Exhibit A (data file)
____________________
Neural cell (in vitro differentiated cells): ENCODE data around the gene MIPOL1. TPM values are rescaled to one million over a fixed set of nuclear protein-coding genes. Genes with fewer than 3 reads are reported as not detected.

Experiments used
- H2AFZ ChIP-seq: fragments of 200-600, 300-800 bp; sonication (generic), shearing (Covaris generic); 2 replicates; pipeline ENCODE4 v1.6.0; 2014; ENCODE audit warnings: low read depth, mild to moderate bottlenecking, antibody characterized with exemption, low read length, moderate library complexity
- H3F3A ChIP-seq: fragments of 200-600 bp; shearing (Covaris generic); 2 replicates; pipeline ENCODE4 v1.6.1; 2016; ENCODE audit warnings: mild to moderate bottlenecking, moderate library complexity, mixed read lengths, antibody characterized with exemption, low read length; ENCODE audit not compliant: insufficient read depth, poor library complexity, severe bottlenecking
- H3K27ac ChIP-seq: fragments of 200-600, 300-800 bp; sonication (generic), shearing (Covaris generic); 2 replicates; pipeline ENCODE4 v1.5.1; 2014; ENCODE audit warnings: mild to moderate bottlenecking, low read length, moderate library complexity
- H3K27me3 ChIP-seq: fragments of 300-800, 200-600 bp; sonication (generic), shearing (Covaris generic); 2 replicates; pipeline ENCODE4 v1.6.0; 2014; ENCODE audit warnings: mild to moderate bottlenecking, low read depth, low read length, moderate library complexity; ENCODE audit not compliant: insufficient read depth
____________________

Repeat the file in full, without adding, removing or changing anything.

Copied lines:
Neural cell (in vitro differentiated cells): ENCODE data around the gene MIPOL1. TPM values are rescaled to one million over a fixed set of nuclear protein-coding genes. Genes with fewer than 3 reads are reported as not detected.

Experiments used
- H2AFZ ChIP-seq: fragments of 200-600, 300-800 bp; sonication (generic), shearing (Covaris generic); 2 replicates; pipeline ENCODE4 v1.6.0; 2014; ENCODE audit warnings: low read depth, mild to moderate bottlenecking, antibody characterized with exemption, low read length, moderate library complexity
- H3F3A ChIP-seq: fragments of 200-600 bp; shearing (Covaris generic); 2 replicates; pipeline ENCODE4 v1.6.1; 2016; ENCODE audit warnings: mild to moderate bottlenecking, moderate library complexity, mixed read lengths, antibody characterized with exemption, low read length; ENCODE audit not compliant: insufficient read depth, poor library complexity, severe bottlenecking
- H3K27ac ChIP-seq: fragments of 200-600, 300-800 bp; sonication (generic), shearing (Covaris generic); 2 replicates; pipeline ENCODE4 v1.5.1; 2014; ENCODE audit warnings: mild to moderate bottlenecking, low read length, moderate library complexity
- H3K27me3 ChIP-seq: fragments of 300-800, 200-600 bp; sonication (generic), shearing (Covaris generic); 2 replicates; pipeline ENCODE4 v1.6.0; 2014; ENCODE audit warnings: mild to moderate bottlenecking, low read depth, low read length, moderate library complexity; ENCODE audit not compliant: insufficient read depth